Thursday, October 6, 2016

After gaining legitimacy, can online higher education replace traditional college? - Jeffrey J. Selingo, Washington Post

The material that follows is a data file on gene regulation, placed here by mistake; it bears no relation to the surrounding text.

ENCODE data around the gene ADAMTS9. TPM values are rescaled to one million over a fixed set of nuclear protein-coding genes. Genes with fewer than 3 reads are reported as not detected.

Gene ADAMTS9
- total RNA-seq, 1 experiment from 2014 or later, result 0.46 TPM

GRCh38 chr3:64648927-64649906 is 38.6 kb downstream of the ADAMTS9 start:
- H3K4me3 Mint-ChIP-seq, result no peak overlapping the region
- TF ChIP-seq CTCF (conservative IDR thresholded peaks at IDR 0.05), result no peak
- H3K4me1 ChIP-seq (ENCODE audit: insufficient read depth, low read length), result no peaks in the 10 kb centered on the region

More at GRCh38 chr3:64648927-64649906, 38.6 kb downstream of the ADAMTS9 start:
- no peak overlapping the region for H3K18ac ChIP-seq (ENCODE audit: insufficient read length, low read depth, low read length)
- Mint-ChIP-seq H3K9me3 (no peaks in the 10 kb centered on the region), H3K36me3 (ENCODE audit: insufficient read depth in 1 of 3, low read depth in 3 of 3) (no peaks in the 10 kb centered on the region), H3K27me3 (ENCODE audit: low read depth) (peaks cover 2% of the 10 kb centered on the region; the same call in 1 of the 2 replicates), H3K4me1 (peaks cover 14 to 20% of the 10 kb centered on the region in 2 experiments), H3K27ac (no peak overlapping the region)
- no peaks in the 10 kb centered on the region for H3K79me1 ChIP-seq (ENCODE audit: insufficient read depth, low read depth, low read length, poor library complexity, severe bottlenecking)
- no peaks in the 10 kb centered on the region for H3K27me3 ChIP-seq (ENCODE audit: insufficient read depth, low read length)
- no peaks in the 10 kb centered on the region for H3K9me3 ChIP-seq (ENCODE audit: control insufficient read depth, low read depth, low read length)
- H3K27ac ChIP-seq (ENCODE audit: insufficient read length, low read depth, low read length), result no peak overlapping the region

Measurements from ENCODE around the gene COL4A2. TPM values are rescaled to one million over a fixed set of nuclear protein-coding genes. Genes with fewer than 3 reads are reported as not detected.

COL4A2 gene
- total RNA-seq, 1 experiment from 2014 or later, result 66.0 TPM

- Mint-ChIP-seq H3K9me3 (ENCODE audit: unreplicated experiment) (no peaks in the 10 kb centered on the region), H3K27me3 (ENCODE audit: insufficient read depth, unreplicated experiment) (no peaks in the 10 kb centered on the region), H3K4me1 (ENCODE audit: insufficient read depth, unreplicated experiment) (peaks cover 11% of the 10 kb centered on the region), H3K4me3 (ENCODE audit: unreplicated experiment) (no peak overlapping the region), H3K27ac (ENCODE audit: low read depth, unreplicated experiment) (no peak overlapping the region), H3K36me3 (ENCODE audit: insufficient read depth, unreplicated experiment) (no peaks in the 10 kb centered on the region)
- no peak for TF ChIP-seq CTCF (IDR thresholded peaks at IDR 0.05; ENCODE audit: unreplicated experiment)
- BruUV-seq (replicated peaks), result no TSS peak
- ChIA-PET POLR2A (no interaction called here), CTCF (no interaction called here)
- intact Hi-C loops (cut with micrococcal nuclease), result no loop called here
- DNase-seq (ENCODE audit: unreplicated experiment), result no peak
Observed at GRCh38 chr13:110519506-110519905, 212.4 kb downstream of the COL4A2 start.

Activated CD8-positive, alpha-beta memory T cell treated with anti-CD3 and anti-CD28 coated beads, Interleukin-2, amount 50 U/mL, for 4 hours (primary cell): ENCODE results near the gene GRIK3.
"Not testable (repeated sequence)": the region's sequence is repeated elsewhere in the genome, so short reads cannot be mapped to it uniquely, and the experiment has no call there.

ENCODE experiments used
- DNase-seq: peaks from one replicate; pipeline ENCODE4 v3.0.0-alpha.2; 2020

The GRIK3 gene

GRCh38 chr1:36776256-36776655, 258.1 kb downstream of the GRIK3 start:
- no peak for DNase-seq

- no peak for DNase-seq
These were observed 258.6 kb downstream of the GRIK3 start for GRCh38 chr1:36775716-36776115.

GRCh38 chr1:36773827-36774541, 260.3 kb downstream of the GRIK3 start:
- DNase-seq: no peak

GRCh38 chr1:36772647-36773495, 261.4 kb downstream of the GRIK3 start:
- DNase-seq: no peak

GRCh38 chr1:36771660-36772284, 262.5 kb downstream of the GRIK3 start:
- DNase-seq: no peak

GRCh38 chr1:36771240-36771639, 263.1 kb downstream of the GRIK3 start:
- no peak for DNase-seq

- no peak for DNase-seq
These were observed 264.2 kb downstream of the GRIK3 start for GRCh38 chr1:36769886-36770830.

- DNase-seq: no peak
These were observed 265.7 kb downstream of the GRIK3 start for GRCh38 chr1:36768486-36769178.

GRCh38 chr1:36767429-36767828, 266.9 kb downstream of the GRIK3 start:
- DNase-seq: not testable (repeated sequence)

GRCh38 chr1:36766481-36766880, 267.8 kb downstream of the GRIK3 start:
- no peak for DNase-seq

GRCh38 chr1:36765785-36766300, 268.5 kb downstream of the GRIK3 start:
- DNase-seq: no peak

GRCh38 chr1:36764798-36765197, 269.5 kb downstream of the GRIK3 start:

A study released this month from Harvard University’s Kennedy School of Government found that students who enrolled in Georgia Tech’s $7,000 online master’s degree in computer science would not have gone anywhere else if the program didn’t exist. By “satisfying large, previously unmet demand for mid-career training, this single program will boost annual production of American computer science master’s degrees by 8 percent,” the Harvard researchers concluded. According to Pew, 23 percent of college graduates have taken an online course; among recent graduates that proportion rises to 46 percent. Online education won’t replace traditional undergraduate residential colleges, nor is it likely to replace face-to-face graduate education any time soon. But as the experiences of dozens of institutions have shown in recent years, virtual courses don’t need to totally disrupt traditional degrees to have a significant impact on the future of higher education.

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